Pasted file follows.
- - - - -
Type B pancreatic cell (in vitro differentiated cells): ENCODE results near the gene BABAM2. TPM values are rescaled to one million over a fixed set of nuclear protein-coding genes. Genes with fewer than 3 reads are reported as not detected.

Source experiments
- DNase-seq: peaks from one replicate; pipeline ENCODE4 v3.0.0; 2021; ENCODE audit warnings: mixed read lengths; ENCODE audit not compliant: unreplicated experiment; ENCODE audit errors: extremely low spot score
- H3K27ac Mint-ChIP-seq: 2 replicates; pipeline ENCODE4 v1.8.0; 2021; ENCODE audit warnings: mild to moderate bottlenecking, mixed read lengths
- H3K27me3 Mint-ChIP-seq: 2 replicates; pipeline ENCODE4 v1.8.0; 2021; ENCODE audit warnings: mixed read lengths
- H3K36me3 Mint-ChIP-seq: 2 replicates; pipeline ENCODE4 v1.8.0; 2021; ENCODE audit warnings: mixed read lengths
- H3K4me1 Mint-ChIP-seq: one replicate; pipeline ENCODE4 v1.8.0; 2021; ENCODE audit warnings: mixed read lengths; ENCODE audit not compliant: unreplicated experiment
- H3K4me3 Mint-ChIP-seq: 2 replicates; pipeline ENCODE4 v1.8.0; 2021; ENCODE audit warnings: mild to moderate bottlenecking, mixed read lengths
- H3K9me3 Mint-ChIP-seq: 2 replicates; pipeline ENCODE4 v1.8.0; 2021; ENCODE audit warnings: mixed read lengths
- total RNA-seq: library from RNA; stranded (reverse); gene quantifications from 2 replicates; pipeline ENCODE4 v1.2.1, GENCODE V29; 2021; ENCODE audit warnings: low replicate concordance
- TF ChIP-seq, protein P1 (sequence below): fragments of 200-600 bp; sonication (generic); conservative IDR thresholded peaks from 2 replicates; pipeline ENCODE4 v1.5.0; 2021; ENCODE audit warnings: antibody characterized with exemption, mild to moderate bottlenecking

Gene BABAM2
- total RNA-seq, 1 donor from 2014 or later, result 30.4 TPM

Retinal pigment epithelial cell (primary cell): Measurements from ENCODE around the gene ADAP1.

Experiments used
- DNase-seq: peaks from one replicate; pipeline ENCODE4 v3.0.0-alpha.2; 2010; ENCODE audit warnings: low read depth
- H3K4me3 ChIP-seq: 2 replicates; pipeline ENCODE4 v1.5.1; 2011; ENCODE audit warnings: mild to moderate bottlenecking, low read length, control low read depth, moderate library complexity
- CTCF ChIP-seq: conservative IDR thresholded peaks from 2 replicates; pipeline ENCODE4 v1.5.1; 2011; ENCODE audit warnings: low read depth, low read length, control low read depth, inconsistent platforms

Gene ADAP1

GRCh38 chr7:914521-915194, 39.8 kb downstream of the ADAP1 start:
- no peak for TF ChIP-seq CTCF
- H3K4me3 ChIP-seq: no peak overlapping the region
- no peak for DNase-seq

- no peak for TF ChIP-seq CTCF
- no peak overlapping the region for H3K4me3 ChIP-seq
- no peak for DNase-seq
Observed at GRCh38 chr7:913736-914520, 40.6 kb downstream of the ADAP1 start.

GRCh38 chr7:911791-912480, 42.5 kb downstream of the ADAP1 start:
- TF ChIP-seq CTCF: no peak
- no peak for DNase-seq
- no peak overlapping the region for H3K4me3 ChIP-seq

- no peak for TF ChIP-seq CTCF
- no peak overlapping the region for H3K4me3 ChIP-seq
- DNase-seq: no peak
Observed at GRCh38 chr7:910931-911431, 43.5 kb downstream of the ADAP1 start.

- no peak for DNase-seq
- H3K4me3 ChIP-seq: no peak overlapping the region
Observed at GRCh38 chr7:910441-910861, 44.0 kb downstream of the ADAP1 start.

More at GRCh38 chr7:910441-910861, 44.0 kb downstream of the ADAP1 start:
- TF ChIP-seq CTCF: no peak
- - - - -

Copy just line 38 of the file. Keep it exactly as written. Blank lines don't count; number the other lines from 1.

Observed at GRCh38 chr7:910441-910861, 44.0 kb downstream of the ADAP1 start.